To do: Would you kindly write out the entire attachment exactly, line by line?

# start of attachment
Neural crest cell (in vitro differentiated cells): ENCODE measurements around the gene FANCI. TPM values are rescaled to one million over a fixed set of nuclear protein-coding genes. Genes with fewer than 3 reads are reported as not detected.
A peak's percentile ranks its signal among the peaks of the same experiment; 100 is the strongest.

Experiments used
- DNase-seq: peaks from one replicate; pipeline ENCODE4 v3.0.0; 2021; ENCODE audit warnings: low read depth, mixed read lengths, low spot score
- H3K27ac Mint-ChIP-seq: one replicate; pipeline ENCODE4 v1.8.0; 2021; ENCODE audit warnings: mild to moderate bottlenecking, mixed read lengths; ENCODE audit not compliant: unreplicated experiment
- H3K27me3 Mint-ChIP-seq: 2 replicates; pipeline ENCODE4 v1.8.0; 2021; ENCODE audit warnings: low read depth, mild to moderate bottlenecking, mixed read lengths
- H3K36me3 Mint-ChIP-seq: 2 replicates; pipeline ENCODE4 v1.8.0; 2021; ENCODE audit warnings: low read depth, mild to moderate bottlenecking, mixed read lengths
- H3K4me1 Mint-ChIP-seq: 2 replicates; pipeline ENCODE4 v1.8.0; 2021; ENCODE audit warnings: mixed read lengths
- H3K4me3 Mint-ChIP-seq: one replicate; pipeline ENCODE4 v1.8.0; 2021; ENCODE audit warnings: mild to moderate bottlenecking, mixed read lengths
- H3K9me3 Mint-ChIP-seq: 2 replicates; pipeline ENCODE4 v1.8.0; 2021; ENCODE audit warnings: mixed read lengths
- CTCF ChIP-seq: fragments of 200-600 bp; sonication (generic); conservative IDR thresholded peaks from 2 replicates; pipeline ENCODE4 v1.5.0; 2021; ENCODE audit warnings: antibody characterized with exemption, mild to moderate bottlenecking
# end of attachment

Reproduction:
Neural crest cell (in vitro differentiated cells): ENCODE measurements around the gene FANCI. TPM values are rescaled to one million over a fixed set of nuclear protein-coding genes. Genes with fewer than 3 reads are reported as not detected.
A peak's percentile ranks its signal among the peaks of the same experiment; 100 is the strongest.

Experiments used
- DNase-seq: peaks from one replicate; pipeline ENCODE4 v3.0.0; 2021; ENCODE audit warnings: low read depth, mixed read lengths, low spot score
- H3K27ac Mint-ChIP-seq: one replicate; pipeline ENCODE4 v1.8.0; 2021; ENCODE audit warnings: mild to moderate bottlenecking, mixed read lengths; ENCODE audit not compliant: unreplicated experiment
- H3K27me3 Mint-ChIP-seq: 2 replicates; pipeline ENCODE4 v1.8.0; 2021; ENCODE audit warnings: low read depth, mild to moderate bottlenecking, mixed read lengths
- H3K36me3 Mint-ChIP-seq: 2 replicates; pipeline ENCODE4 v1.8.0; 2021; ENCODE audit warnings: low read depth, mild to moderate bottlenecking, mixed read lengths
- H3K4me1 Mint-ChIP-seq: 2 replicates; pipeline ENCODE4 v1.8.0; 2021; ENCODE audit warnings: mixed read lengths
- H3K4me3 Mint-ChIP-seq: one replicate; pipeline ENCODE4 v1.8.0; 2021; ENCODE audit warnings: mild to moderate bottlenecking, mixed read lengths
- H3K9me3 Mint-ChIP-seq: 2 replicates; pipeline ENCODE4 v1.8.0; 2021; ENCODE audit warnings: mixed read lengths
- CTCF ChIP-seq: fragments of 200-600 bp; sonication (generic); conservative IDR thresholded peaks from 2 replicates; pipeline ENCODE4 v1.5.0; 2021; ENCODE audit warnings: antibody characterized with exemption, mild to moderate bottlenecking